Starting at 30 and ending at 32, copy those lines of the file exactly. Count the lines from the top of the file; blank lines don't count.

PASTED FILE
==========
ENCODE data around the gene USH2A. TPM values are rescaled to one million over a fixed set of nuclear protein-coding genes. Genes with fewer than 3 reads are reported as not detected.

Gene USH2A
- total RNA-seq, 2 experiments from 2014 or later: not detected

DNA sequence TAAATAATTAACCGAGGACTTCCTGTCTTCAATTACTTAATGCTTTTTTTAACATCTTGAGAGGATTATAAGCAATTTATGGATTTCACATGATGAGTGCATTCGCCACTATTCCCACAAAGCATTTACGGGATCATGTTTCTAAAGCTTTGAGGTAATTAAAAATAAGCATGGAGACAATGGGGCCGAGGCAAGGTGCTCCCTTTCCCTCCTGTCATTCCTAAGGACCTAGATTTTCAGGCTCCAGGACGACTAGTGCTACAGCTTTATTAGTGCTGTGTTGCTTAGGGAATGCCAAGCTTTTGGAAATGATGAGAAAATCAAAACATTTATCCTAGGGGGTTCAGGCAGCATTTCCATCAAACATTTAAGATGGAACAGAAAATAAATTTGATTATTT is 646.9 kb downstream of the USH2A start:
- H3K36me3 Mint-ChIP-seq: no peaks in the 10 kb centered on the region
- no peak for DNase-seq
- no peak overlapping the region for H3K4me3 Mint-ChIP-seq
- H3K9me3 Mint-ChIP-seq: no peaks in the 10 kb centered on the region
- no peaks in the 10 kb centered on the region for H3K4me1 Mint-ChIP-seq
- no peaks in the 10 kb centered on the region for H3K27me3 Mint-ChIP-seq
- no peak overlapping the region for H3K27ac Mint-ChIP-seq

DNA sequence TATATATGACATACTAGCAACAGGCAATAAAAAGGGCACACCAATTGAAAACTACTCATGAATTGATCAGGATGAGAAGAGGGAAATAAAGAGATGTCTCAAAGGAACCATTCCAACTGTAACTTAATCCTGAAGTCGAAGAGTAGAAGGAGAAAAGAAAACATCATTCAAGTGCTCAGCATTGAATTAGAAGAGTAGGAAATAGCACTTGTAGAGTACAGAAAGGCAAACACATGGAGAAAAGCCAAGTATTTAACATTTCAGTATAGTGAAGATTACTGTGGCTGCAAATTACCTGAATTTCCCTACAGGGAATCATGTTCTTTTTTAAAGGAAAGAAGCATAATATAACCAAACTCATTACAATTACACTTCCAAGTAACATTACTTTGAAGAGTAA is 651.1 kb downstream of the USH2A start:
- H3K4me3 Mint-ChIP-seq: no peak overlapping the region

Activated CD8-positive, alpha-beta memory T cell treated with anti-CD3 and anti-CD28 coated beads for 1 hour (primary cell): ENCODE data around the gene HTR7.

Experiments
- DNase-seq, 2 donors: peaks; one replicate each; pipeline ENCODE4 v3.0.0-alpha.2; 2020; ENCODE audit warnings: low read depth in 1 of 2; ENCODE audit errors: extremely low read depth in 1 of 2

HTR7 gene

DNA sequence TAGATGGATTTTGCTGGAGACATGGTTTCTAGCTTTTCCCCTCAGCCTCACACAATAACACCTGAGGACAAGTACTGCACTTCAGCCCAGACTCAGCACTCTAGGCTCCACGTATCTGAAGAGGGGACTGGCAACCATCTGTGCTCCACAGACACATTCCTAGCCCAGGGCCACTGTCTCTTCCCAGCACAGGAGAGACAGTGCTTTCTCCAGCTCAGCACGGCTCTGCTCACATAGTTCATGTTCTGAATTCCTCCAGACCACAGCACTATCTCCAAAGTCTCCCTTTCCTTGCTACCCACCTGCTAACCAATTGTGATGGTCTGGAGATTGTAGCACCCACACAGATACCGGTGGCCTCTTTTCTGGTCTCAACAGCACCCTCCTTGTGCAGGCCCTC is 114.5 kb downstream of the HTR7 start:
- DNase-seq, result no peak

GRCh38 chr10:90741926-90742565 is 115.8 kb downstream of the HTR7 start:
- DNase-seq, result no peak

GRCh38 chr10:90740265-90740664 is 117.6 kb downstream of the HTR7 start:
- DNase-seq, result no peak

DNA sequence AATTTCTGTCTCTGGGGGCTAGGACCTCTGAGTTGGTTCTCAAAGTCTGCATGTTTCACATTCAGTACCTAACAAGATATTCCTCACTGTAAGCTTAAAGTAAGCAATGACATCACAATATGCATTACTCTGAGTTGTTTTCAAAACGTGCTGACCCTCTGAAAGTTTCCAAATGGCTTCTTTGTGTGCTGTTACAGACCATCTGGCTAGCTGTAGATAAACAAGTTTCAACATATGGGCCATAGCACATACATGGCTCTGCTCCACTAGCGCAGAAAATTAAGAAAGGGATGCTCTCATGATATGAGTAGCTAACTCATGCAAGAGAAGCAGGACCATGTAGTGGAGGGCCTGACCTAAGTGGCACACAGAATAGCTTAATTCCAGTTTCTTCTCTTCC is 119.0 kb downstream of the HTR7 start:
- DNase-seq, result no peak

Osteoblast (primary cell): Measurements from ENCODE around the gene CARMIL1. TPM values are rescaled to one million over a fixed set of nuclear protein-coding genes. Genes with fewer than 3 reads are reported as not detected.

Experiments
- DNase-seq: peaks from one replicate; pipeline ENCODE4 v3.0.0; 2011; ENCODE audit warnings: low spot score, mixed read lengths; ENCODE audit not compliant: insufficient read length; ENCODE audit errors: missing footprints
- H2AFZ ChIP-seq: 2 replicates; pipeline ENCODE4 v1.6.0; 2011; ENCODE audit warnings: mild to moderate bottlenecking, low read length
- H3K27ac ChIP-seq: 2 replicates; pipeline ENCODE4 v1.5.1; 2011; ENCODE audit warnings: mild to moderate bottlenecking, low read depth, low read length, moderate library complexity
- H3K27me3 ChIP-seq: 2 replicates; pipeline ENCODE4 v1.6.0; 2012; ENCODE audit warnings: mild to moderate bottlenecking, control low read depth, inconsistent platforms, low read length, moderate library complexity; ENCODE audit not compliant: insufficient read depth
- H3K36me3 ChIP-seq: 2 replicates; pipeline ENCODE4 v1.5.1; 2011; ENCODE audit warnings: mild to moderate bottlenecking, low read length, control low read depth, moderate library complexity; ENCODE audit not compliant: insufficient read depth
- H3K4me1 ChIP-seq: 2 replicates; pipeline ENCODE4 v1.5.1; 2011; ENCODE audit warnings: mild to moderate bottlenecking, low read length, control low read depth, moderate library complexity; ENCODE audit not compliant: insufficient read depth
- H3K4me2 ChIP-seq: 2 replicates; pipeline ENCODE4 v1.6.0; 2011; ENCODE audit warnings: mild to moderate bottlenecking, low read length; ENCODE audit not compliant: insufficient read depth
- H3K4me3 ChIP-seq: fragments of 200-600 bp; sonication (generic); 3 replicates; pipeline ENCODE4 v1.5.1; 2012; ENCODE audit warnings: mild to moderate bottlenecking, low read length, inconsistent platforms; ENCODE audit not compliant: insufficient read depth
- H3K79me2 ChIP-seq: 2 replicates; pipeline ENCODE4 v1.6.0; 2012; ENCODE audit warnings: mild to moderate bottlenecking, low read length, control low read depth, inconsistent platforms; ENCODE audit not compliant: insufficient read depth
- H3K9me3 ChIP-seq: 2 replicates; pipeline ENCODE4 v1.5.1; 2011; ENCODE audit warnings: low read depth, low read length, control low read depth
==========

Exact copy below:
- H3K27ac ChIP-seq: 2 replicates; pipeline ENCODE4 v1.5.1; 2011; ENCODE audit warnings: mild to moderate bottlenecking, low read depth, low read length, moderate library complexity
- H3K27me3 ChIP-seq: 2 replicates; pipeline ENCODE4 v1.6.0; 2012; ENCODE audit warnings: mild to moderate bottlenecking, control low read depth, inconsistent platforms, low read length, moderate library complexity; ENCODE audit not compliant: insufficient read depth
- H3K36me3 ChIP-seq: 2 replicates; pipeline ENCODE4 v1.5.1; 2011; ENCODE audit warnings: mild to moderate bottlenecking, low read length, control low read depth, moderate library complexity; ENCODE audit not compliant: insufficient read depth